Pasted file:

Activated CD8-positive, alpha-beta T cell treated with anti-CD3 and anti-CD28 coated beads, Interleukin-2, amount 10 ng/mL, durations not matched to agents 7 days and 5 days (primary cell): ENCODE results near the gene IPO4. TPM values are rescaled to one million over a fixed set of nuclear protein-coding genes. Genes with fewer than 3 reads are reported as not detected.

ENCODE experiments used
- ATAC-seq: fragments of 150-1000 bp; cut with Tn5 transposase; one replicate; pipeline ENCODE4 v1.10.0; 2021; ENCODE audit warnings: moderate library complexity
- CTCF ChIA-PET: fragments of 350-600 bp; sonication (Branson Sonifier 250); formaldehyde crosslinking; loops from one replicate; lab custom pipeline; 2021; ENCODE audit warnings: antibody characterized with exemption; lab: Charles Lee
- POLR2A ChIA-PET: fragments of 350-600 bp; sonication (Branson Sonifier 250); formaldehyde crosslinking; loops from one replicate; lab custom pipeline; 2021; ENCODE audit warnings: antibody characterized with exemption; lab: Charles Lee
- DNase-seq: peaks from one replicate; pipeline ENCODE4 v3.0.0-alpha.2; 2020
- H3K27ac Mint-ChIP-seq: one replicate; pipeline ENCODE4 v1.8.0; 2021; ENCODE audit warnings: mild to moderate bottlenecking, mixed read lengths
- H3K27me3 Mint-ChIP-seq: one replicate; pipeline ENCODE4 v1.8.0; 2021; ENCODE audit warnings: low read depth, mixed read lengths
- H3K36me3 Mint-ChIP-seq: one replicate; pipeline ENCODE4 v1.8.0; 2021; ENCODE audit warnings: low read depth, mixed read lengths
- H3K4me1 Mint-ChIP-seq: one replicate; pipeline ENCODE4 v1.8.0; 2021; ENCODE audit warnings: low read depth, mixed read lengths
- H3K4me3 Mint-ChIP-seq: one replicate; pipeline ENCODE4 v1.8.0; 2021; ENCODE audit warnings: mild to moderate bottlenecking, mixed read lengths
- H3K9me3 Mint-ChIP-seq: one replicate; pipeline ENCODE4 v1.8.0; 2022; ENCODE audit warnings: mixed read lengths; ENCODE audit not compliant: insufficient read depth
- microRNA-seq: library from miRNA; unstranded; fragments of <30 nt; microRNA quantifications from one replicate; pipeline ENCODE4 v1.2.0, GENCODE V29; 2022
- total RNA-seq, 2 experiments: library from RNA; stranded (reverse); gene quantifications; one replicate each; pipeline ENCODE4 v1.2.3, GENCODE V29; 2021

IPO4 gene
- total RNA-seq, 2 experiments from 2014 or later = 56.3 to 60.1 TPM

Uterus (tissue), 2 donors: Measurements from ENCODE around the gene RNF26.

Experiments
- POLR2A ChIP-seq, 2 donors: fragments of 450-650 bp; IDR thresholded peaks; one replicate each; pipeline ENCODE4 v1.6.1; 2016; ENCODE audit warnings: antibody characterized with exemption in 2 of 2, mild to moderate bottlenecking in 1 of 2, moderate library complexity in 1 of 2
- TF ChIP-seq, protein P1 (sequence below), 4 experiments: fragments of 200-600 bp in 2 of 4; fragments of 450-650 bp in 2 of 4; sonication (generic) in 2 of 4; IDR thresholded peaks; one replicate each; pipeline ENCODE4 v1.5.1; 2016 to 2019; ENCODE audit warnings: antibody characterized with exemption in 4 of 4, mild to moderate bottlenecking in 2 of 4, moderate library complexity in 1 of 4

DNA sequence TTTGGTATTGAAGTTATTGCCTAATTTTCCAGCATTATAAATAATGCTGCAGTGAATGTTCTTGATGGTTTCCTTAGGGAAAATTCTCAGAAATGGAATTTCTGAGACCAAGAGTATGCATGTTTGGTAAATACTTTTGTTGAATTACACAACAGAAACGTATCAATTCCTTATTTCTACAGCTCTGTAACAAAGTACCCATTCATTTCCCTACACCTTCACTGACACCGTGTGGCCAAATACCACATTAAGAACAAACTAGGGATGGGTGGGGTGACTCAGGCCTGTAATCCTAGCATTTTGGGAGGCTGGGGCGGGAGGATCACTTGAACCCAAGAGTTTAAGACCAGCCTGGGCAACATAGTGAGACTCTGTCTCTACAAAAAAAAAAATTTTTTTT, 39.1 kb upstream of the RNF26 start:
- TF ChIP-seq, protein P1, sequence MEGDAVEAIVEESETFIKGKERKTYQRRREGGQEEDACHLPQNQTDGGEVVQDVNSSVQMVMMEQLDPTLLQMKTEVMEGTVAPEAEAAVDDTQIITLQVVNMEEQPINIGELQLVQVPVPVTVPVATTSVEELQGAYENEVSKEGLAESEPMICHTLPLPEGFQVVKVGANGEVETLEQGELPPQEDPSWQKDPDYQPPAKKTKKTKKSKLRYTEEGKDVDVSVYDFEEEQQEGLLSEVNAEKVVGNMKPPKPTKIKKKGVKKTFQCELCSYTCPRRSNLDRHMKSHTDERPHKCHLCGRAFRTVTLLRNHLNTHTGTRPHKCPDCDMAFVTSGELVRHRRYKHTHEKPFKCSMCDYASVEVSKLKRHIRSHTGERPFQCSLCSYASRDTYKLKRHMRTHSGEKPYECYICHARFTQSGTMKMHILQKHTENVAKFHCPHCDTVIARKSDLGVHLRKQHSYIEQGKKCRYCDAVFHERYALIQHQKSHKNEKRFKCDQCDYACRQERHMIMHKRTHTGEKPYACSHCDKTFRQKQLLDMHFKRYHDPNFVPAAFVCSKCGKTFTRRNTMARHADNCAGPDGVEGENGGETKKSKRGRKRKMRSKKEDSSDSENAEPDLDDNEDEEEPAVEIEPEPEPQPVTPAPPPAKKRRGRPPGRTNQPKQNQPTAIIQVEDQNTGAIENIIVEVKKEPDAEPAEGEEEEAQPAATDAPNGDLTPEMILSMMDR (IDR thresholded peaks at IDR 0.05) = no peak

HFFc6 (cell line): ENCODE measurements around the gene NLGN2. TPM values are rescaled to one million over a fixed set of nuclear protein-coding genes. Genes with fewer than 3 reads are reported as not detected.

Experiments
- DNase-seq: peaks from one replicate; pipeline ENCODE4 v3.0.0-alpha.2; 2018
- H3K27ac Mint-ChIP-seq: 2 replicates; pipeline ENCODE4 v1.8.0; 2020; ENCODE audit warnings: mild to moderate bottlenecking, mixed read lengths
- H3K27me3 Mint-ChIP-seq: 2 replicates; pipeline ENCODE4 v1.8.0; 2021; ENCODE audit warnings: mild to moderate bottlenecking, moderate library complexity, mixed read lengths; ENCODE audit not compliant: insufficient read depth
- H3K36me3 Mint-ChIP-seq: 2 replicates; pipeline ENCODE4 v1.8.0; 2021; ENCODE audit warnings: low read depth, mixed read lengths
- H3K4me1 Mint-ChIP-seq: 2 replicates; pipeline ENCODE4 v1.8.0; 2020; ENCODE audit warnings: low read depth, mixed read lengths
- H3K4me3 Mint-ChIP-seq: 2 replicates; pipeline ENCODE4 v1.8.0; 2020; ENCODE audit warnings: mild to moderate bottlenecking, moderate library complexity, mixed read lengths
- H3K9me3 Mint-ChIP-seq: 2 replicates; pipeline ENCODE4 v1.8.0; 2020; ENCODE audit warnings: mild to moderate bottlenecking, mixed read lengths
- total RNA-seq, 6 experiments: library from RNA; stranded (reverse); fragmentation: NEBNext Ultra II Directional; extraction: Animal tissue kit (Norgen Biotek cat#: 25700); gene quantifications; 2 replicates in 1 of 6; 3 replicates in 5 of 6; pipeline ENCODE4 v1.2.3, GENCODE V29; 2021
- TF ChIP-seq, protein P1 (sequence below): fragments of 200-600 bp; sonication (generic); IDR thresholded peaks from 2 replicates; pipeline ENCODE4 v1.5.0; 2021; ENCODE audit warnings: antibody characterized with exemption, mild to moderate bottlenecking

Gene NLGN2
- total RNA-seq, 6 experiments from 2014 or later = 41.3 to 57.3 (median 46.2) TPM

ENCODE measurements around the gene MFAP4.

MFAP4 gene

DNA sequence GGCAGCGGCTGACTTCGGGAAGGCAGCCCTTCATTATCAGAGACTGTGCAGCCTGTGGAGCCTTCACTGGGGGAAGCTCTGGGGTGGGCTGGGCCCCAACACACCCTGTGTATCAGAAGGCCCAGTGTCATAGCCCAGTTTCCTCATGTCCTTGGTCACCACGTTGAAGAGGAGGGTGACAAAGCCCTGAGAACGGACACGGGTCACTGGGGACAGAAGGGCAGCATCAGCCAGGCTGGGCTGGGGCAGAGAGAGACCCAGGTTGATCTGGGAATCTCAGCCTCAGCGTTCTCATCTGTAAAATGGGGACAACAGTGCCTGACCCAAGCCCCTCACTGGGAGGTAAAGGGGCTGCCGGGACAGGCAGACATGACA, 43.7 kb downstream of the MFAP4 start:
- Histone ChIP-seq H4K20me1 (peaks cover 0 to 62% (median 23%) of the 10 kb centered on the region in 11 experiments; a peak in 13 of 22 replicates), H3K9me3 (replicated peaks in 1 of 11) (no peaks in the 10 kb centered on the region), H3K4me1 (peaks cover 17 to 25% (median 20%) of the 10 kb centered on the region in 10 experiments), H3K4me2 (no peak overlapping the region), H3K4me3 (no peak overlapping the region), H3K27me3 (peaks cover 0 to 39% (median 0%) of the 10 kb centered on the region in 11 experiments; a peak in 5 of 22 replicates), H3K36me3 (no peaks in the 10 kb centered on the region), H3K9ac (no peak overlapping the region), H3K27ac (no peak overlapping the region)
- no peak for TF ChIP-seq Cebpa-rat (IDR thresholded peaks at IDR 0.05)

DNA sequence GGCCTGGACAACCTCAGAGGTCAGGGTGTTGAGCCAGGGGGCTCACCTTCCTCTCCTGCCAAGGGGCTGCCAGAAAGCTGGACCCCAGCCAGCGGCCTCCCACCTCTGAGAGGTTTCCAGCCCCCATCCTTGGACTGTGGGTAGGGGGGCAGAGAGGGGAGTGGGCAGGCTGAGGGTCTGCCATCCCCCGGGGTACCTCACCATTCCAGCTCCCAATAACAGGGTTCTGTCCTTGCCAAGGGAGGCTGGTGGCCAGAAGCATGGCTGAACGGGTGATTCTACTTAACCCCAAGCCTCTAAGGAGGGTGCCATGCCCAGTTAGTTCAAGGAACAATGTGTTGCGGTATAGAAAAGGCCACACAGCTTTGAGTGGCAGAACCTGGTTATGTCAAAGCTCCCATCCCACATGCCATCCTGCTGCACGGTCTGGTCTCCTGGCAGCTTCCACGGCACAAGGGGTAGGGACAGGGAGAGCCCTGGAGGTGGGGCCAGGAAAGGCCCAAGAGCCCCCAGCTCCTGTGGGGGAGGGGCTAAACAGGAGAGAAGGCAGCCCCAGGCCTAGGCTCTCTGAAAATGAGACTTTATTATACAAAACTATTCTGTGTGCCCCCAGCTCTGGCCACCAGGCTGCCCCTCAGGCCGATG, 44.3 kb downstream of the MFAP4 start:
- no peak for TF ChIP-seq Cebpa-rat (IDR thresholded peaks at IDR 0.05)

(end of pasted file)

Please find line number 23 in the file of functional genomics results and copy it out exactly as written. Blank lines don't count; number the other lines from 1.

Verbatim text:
HFFc6 (cell line): ENCODE measurements around the gene NLGN2. TPM values are rescaled to one million over a fixed set of nuclear protein-coding genes. Genes with fewer than 3 reads are reported as not detected.